If I were Prime Minister for a day, I would rule that everyone should learn a poem by heart to recite out loud.
I’d stand at the pulpit outside number 10 and explain the joy of reading poetry out loud and the gift of having a store of poems inside your head. I’d mention that Wordsworth’s father encouraged the young William to read and learn the classics so he would have a ‘golden store of books’. Since earliest times, poetry was celebrated as a great gift of memory: the ancient Greeks even invoked the goddess Mnemosyne, meaning ‘memory’, at the start of their poems.
It could be a very short poem. There is a poem that hits me in the heart and it is only two words long – it’s by the Scottish writer George MacDonald and it’s called The Shortest and Sweetest of Songs. It goes like this:
Like a song, poetry cries out for a voice to give it life off the page. A poem isn’t a song, but nor is it prose. It sits somewhere between music and everyday language. I’d say a poem is words arranged musically.
T S Eliot famously said that, ‘poetry can communicate before it is understood’. A poem can be enjoyed without knowing or worrying about what all the words mean. Decades after first reading William Blake’s The Tyger, I know that the terrifying creature is ‘burning bright / In the forests of the night’; I still hear that pulsing rhythm as the sound of huge paws echoing through the darkness. Before I knew what rhythm and rhyme were, I felt them. Then, as now, poetry communicated before it was understood.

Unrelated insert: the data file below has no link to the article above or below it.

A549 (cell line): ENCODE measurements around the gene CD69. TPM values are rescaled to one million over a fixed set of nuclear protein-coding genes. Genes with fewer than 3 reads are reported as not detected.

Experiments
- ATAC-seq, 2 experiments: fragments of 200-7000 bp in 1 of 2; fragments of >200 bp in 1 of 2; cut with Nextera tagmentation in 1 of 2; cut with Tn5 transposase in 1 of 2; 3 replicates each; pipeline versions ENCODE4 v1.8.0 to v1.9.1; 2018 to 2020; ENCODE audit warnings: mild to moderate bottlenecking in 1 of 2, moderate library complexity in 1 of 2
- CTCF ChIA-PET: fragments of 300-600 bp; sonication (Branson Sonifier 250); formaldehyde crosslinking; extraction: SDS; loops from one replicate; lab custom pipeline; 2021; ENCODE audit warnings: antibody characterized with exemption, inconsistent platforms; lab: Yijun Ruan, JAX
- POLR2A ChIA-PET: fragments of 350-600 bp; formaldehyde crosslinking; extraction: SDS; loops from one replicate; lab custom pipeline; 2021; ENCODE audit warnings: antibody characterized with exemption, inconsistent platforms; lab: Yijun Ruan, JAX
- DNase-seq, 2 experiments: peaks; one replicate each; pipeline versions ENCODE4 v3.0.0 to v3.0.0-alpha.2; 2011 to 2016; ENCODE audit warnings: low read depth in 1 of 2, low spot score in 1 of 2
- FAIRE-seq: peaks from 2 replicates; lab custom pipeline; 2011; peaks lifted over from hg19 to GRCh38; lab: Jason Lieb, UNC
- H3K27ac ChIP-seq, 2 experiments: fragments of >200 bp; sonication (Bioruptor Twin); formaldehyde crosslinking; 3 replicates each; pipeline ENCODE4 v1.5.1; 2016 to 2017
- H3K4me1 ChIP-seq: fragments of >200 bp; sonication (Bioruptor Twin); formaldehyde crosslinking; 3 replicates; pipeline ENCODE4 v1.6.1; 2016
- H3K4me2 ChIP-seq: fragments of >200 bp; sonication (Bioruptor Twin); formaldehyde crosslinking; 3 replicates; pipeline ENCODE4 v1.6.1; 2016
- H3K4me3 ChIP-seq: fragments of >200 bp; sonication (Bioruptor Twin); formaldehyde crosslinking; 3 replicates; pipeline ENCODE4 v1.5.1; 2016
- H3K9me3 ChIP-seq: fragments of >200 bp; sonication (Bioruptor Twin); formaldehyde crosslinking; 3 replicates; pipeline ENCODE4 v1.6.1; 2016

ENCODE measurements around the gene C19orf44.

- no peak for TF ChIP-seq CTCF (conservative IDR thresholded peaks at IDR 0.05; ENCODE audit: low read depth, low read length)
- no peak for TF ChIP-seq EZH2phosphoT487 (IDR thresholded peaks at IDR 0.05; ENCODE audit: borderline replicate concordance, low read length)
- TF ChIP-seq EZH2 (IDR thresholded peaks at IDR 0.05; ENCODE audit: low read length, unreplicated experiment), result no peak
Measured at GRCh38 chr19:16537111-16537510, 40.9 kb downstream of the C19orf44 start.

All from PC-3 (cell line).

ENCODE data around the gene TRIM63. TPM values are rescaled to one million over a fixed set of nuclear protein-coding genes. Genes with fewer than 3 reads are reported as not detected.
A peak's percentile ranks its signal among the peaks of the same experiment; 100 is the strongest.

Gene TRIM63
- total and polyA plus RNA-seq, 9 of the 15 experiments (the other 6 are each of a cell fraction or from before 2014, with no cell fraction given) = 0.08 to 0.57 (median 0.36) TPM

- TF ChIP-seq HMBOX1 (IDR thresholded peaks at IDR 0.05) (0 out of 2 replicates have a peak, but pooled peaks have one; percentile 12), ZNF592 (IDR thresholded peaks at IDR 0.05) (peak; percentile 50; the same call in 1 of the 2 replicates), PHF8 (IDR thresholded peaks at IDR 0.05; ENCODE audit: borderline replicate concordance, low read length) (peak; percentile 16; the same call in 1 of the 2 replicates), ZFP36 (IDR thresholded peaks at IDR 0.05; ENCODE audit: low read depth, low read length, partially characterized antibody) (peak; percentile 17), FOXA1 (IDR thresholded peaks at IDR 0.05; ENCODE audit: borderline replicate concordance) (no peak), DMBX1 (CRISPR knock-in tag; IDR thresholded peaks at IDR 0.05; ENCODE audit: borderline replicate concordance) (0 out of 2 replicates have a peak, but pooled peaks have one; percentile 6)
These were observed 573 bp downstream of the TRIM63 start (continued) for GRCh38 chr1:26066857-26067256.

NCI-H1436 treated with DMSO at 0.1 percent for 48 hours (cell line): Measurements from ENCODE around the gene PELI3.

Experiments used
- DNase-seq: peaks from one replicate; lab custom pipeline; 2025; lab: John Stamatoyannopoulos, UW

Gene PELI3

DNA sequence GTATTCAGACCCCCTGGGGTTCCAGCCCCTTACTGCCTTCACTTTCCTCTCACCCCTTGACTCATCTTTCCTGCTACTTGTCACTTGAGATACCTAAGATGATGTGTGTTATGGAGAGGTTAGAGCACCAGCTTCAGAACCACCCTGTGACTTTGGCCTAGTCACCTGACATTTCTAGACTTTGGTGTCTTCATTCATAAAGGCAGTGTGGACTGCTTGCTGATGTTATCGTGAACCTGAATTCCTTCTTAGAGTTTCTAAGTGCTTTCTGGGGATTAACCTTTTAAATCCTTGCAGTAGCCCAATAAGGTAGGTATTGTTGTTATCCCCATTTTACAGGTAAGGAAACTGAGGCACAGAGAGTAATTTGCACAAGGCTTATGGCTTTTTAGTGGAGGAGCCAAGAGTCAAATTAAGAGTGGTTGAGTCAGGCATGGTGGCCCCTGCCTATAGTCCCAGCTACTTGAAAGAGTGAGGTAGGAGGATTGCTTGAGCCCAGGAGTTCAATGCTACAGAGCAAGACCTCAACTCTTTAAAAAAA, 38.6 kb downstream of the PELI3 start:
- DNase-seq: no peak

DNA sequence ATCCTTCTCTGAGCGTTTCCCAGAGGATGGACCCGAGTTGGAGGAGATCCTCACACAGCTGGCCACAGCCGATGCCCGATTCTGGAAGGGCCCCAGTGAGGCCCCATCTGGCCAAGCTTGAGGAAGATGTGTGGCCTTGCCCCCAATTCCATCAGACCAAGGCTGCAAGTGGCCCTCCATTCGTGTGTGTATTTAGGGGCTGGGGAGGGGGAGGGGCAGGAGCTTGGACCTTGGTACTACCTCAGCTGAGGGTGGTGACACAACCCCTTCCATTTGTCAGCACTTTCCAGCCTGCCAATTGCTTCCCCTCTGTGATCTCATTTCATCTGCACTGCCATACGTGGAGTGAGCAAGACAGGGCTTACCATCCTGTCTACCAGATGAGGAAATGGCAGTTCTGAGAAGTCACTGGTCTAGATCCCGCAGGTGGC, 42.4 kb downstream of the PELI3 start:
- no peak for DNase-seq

I have seen a six-year-old reciting Spike Milligan’s Nonsense poem On the Ning Nang Nong and then his eighty-year-old grandfather remembering aloud a passage from Othello he had learned long ago at school. I could have sworn that each grew a few inches taller before my eyes, out of pride and delight as they drew on their golden store of words.
I don’t really want to be prime minister for a day. I do know that poetry won’t stop a war nor fix all the world’s problems. However it can play its part. Salman Rushdie puts this well, ‘A poet’s work is to name the unnameable, to point at frauds, to take sides, start arguments, shape the world.’ This National Poetry Day, learn a poem by heart, recite it out loud and know that great poets have put the best words in the best order to enlighten you and illuminate the world a little, and may the harmony of the words and sounds keep you company in times of need.
Allie’s new collection A Poem for Every Day of the Year is out now, and is one of the books we are recommending on National Poetry Day.